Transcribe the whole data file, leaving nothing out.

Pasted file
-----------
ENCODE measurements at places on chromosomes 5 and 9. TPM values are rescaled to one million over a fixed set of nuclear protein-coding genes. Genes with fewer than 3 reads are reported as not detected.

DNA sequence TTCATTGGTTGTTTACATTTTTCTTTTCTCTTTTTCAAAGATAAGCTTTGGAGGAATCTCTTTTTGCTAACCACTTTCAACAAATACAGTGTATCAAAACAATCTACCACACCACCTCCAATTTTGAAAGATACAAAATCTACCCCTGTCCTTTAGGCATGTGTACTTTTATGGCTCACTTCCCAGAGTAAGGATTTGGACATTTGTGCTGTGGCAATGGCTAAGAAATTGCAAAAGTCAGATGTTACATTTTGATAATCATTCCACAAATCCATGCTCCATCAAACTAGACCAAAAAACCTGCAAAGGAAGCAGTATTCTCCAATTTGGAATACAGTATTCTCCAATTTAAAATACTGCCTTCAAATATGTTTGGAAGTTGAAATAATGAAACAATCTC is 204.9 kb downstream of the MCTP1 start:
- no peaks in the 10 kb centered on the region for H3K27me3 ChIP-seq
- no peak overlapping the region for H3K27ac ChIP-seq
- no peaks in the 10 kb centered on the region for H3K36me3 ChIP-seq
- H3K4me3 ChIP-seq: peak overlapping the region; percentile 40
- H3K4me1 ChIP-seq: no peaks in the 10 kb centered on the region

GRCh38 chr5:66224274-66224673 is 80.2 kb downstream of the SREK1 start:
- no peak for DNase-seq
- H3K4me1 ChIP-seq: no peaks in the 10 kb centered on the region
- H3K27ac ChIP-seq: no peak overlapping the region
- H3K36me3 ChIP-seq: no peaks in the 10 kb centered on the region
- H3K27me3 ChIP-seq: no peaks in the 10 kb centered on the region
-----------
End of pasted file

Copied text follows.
ENCODE measurements at places on chromosomes 5 and 9. TPM values are rescaled to one million over a fixed set of nuclear protein-coding genes. Genes with fewer than 3 reads are reported as not detected.

DNA sequence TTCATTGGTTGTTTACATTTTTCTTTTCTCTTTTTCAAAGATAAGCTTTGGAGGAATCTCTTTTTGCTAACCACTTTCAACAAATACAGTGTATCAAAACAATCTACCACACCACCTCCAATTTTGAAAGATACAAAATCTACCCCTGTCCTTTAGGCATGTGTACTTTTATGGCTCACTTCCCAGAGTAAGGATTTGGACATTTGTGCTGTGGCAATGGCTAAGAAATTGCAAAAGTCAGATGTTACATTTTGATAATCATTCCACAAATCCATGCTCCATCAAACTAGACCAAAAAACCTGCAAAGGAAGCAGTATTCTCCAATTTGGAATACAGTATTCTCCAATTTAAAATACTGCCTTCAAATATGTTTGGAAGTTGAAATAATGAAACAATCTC is 204.9 kb downstream of the MCTP1 start:
- no peaks in the 10 kb centered on the region for H3K27me3 ChIP-seq
- no peak overlapping the region for H3K27ac ChIP-seq
- no peaks in the 10 kb centered on the region for H3K36me3 ChIP-seq
- H3K4me3 ChIP-seq: peak overlapping the region; percentile 40
- H3K4me1 ChIP-seq: no peaks in the 10 kb centered on the region

GRCh38 chr5:66224274-66224673 is 80.2 kb downstream of the SREK1 start:
- no peak for DNase-seq
- H3K4me1 ChIP-seq: no peaks in the 10 kb centered on the region
- H3K27ac ChIP-seq: no peak overlapping the region
- H3K36me3 ChIP-seq: no peaks in the 10 kb centered on the region
- H3K27me3 ChIP-seq: no peaks in the 10 kb centered on the region